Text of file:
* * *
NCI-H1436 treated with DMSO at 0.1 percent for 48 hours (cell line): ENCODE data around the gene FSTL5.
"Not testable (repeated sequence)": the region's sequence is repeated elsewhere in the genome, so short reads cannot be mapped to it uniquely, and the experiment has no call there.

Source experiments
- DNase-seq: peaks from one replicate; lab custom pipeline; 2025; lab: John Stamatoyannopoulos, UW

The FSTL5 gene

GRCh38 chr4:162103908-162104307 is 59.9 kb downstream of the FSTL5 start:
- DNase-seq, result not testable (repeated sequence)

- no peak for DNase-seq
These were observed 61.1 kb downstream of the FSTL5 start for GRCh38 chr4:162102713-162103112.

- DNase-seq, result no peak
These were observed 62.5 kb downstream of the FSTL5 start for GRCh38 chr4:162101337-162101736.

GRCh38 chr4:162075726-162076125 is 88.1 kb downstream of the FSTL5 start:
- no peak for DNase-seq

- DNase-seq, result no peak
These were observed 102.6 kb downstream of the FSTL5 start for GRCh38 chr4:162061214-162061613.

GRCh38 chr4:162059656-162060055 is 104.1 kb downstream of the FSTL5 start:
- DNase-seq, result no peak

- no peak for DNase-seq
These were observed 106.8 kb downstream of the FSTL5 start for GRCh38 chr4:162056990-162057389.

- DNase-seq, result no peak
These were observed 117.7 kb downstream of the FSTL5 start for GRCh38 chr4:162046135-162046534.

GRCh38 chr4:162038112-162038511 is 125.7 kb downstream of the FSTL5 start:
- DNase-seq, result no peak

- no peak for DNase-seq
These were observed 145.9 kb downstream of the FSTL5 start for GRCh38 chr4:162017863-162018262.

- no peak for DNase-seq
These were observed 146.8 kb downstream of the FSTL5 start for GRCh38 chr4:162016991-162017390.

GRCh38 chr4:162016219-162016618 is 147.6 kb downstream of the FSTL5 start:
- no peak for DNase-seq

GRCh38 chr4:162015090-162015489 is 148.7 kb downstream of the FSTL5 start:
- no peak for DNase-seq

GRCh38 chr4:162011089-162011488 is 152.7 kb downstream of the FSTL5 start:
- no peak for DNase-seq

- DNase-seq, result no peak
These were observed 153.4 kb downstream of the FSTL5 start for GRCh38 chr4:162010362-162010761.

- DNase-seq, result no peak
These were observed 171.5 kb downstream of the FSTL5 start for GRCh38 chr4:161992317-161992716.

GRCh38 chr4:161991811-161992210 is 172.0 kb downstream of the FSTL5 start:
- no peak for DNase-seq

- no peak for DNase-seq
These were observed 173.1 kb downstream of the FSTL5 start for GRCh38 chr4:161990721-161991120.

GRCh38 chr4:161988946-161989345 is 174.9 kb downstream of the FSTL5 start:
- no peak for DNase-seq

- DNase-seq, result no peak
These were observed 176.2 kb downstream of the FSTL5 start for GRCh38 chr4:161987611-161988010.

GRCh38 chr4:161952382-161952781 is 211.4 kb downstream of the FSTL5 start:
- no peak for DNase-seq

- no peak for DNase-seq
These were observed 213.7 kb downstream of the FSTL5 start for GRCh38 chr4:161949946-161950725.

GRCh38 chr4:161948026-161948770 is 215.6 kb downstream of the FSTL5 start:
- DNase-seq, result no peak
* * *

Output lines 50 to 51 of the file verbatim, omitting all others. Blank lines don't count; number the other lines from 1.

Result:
GRCh38 chr4:161948026-161948770 is 215.6 kb downstream of the FSTL5 start:
- DNase-seq, result no peak